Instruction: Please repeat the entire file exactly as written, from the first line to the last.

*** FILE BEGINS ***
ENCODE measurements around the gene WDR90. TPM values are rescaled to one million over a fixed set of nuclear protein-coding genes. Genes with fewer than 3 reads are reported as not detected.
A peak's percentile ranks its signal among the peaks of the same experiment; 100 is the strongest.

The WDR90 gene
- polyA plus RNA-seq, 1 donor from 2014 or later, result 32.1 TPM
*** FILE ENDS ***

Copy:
ENCODE measurements around the gene WDR90. TPM values are rescaled to one million over a fixed set of nuclear protein-coding genes. Genes with fewer than 3 reads are reported as not detected.
A peak's percentile ranks its signal among the peaks of the same experiment; 100 is the strongest.

The WDR90 gene
- polyA plus RNA-seq, 1 donor from 2014 or later, result 32.1 TPM